El Nino and poor water management—Will Malaysia face an extreme water crisis this year?

FILE PHOTO: REUTERS/John Vizcaino/File Photo

In a recent thought-provoking article titled “Malaysia makes it rain by seeding clouds to boost supplies and ease El Nino impact: We will face a water crisis,” the South China Morning Post (SCMP) has shed light on a pressing issue—El Nino. This captivating piece aims to create awareness and pique curiosity about the potential water crisis that looms over Malaysia. According to the article, the Malaysian government has issued a warning, cautioning that without adequate preparation for El Nino, the water crisis could intensify by November. As El Nino becomes exacerbated by climate change, reduced rainfall, and escalating water consumption, the implications are far-reaching.

Delving further into the article, we uncover various strategies to mitigate El Nino’s impact and bolster water supplies. The National Disaster Management Agency has taken a proactive step by initiating a cloud seeding operation in the northern region of the Malaysian Peninsula. Such innovative approaches hold the promise of easing the effects of this climatic phenomenon.

Furthermore, Forum Air took the opportunity to engage Kennedy Michael, an esteemed representative of the Alliance of River Three (ART!) and an influential advocate as Duta Air Kita. During this exclusive exchange, Kennedy shares his valuable insights and references, emphasizing the gravity of the water crisis that demands urgent attention from both individuals and the government. Now, let’s delve into the questions and answers that unravel the consequences we, as Malaysians, must confront together.

  • What’s the mitigation plan that Malaysia should address the impact of El Nino on water scarcity?

“Forget about mitigation. It is way past time for that. What should have been done long before was to take a truthful inventory of our actual intact forest reserves. Forests are the first element in water catchment and groundwater storage. Recently the Natural Resources, Environment, and Climate Change (NRECC) Minister Nik Nazmi Nik Ahmad announced in the Dewan Rakyat that our actual forest cover is 42.9%. However, there are conflicting findings on this matter. RimbaWatch has highlighted a concerning observation: approximately 2,346,601 hectares of forests in Malaysia have been designated for deforestation, potentially leading to a decrease in our forest cover to 15,636,737 hectares, or 47.35% of our total land area, in the future. It is worth noting that this falls below Malaysia’s commitment, as stated by our NRECC minister, to maintain at least 50% of our land as forest cover. In addition to this, Nik Nazmi himself, addressed to News Strait Times (NST) to fully review and verify RimbaWatch’s findings before it is able to concur or dispute the prediction.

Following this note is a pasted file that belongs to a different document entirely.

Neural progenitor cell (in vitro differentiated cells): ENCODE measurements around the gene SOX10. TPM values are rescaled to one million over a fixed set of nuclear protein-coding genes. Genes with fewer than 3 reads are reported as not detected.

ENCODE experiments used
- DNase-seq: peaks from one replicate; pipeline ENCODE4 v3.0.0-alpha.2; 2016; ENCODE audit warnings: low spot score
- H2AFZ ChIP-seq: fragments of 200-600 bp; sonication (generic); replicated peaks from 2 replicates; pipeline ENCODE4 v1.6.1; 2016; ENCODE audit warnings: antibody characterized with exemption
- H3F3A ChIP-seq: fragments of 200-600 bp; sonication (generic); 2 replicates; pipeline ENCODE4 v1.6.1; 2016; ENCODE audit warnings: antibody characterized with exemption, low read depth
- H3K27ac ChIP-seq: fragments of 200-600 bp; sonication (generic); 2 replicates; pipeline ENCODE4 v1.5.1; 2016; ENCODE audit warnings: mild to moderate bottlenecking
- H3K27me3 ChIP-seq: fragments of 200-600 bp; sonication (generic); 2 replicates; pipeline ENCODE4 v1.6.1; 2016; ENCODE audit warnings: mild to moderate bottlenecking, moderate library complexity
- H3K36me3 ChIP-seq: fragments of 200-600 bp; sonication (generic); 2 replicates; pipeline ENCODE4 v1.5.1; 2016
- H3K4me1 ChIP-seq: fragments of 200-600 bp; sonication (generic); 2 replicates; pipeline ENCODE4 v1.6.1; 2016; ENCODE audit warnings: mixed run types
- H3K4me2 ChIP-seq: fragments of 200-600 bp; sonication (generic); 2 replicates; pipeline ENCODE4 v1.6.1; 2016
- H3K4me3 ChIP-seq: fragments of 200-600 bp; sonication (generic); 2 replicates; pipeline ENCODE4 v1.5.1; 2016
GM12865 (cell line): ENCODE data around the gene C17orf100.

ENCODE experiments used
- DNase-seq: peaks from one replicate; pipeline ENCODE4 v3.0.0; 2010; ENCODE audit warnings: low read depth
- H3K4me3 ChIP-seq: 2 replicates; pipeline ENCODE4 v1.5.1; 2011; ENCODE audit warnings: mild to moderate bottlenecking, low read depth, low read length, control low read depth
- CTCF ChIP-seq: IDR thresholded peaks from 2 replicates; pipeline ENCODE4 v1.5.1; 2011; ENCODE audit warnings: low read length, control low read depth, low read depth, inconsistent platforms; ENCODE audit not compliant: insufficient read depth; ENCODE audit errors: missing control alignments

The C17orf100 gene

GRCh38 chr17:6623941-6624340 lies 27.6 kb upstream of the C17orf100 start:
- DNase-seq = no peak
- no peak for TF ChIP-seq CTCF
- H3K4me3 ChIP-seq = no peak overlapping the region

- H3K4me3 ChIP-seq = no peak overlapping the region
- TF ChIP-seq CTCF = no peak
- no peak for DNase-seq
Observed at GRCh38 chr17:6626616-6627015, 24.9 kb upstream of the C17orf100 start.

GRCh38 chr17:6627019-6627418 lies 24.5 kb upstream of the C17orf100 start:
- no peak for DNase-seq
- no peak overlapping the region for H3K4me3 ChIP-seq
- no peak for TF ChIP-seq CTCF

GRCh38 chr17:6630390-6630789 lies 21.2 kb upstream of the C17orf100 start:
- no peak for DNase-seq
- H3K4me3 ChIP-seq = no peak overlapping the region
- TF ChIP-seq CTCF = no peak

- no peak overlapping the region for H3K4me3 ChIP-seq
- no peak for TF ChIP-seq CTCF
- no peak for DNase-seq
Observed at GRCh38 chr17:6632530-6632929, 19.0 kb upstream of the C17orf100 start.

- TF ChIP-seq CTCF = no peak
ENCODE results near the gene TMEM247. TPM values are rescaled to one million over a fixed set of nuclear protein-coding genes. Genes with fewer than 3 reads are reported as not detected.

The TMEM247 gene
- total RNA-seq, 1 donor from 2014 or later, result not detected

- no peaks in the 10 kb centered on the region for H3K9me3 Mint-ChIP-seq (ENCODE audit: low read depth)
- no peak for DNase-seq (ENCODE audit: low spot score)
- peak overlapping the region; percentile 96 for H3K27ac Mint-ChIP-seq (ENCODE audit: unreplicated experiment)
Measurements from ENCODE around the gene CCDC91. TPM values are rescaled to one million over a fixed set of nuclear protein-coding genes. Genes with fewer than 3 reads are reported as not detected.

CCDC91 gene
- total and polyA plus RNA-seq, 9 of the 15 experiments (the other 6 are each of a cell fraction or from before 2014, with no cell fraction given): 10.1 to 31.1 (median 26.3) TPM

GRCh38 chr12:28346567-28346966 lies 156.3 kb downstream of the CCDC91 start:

We know that intact forests “encourage” more rainfall, capture and store more rainfall and prevent flooding. We should have mitigated this by protecting our intact forests and preventing deforestation and forest fragmentation.”


  • What’s cloud seeding actually? What public should know about it, in the simplest way? 

“Cloud seeding is a chemical intervention to get water molecules in clouds to condense and become heavy enough to fall as rain in a particular area. It is basically changing water from one state – gas (clouds, water vapour, atmospheric moisture in the air) to condense and change state to water falling as rain.”


  • How effective has water rationing been and would it sustain Malaysians throughout El Nino?

“We have not had water rationing for a long time. I think it must have been at least two decades since we last had “catuan” air. It has seen us through low water supply times in the past but with much hardship and economic impacts. However, part of it is due to how Malaysians waste water. So, water rationing can be made more effective by lowering the distributed treated water pressure so that the flow rate is reduced and therefore the volume is reduced. This can help see us through El Nino, provided it is done in concert with other measures.”

  • Public play an essential role in water consumption. How to ensure the public knows how they can participate in decision-making and know why they need to conserve water?